"Natasha and Clint were friends. Why are you after him?"

"You are so fond of him. It tells me you don't really know who he is."

"He came out here to protect me."

"No. He came here to protect his reputation. Do you know how many people he killed? The trail of blood that follows him, it could wrap around the entire world."

"Okay. Wow. That was very Russian. He's still an Avenger."

"What does that word even mean? Huh? That it holds so much power. You call him a hero no matter what he does?"

"It means that when you choose to spend your life trying to help people, there are going to be things that you lose. When you face the kind of threats that he has, there's going to be collateral damage."

Yelena, dangerously soft: "My sister is gone because of him. She's gone. Is she 'collateral damage'?"

Kate begins to stammer: "No, look, there is no way that is true. He would not let that happen?" (And really, the story of the sacrifice demanded of anyone retrieving the Soul Stone never got out?)

Yelena, driving the point home: "How long have you known Clint Barton?"

Kate, in a very small voice: "About a week."

"It will not be difficult for me to complete this assignment."

"Wait a minute. Somebody hired you to kill him?"

(Yelena doesn't answer, so the answer is yes)

"All I'll say is, if there is someone out there that is telling you Clint is a bad guy, then maybe you should ask yourself what kind of person hired you. He's not perfect. Nobody's perfect. But he is good." 

"However he convinced you about who he is, or how many people think or call him a hero, truth is it doesn't matter. We are defined by what we do. Not by nice words. Like it or not, there is no escaping this."  

After that tense, well-acted scene, the titular character is almost an afterthought. But we do see Clint after leaving Kate on the room, ending up staying with Griggs, one of the LARPers who got his trick arrows back. The next day, he goes downtown to the Avengers memorial site (with a plaque proclaiming their first meeting place at the Battle of New York, with all six names), and he talks to Natasha, or rather her memory:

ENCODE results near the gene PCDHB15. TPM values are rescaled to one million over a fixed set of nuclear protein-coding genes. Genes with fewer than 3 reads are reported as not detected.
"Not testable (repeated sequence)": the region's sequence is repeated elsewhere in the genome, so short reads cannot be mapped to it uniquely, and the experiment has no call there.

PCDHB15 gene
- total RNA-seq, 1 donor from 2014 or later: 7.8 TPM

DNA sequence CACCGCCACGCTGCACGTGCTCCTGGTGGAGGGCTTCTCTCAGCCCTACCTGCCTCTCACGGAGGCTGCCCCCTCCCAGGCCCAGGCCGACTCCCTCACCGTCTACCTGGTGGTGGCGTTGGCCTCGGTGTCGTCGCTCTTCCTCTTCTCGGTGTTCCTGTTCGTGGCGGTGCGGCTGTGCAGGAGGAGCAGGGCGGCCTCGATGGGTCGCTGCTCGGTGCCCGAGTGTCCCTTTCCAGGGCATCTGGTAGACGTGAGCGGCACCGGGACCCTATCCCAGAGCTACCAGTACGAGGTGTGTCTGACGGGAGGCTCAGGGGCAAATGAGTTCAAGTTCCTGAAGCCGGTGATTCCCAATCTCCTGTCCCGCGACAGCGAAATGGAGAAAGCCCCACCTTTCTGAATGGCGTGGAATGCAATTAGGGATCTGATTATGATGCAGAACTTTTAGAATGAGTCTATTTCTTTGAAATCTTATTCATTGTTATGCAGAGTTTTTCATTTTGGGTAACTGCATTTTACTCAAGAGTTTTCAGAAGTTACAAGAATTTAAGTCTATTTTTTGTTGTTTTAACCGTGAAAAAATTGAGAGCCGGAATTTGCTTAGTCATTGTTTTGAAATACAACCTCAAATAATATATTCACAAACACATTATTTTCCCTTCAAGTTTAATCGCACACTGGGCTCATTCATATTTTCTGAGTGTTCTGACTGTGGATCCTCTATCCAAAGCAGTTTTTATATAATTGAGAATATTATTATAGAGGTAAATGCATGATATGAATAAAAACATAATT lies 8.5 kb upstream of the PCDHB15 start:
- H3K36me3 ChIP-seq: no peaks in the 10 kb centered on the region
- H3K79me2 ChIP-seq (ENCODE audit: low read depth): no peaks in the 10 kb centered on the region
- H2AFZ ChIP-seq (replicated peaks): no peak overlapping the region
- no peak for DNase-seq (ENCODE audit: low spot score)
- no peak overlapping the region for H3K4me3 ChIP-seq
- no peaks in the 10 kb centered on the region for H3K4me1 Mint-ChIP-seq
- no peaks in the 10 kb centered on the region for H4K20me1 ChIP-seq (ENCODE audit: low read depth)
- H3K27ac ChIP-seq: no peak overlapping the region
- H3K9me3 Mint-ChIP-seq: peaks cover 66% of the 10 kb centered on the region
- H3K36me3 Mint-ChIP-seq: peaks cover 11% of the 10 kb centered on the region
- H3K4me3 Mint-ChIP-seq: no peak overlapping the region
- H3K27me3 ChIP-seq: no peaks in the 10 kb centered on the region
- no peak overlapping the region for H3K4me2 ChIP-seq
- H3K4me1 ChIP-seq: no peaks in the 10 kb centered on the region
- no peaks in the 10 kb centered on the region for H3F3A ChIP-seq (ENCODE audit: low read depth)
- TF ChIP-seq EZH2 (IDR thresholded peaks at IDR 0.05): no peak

"Natasha, I really need to talk to you right now. You were the bravest of us all, weren't you? Loyal. Stubborn. You always had to win, didn't you? And for a stupid orange rock. I replayed that a million times in my head, hoping for a different outcome. But I do my best every day to earn what you gave me. Just want to say I miss you. And I'm so sorry for what I'm about to do."

What he's about to do is don the Ronin suit one more time, to try to convince Maya to stop her revenge-seeking. Before he does this, he calls his wife Laura and tells her the situation has escalated, and he's got to stop Maya before "the big guy" gets dragged into the whole thing. Laura tells him she trusts his judgment, and "I'll always understand, more than anybody else ever could. I love you. Go end this." And so Clint sets up a meeting (by skewering a Tracksuit Mafia delivery truck with an arrow bearing a note), demanding Maya meet him "where she first met the Ronin."

There follows a long, well-choreographed fight between Clint and Maya, with Clint finally knocking her down, taking off the Ronin hood and showing his face: "You and I, we're the same. We're weapons. But when you're filled with rage, it makes you blind. It could be used, could be manipulated. Trust me, I know. I was here that night, tipped off by the informant who works for your boss. Your boss wanted your father dead. Now he's using you--"

Maya, still proclaiming that Clint is a monster, charges him. She snatches the Ronin sword out of his hands and is about to behead him with it when an arrow sails through the air and knocks it away from her. Of course, this came from Kate, who we saw earlier sitting up on her bed, looking around her room and deciding she's not going to throw in the towel. She called Clint and left multiple messages that he didn't answer, then used his phone to track him to the meeting place. 

At this, Maya runs away, and Kate hustles Clint into her "getaway car" (an Uber). On the way back to Griggs' place, she tells him she talked to "the woman on the roof" and that she claimed to be Natasha's sister. Meanwhile, we see Eleanor going somewhere across town and Yelena following. A short while later, Kate is sitting talking to Griggs and Clint (and feeding Pizza Dog) when her phone buzzes with a text. It's Yelena, telling her the person who hired her was Eleanor Bishop. This is followed by a picture,  taken by Yelena: Eleanor Bishop meeting someone Clint identifies as "the big guy," Kingpin (Wilson Fisk, from the Marvel Netflix series Daredevil)

Cue end credits and the soundtrack of "You're A Mean One, Mister Grinch." 

Well. Obviously, this episode is setting things up for the finale, but it's also an absorbing character study of Yelena Belova, who isn't entirely wrong in her hatred of Clint. One wonders if she knows the whole story, or if it would make a difference if she did. At any rate, this series is turning out a lot stronger than I would have given it credit for, and I'm looking forward to the finale.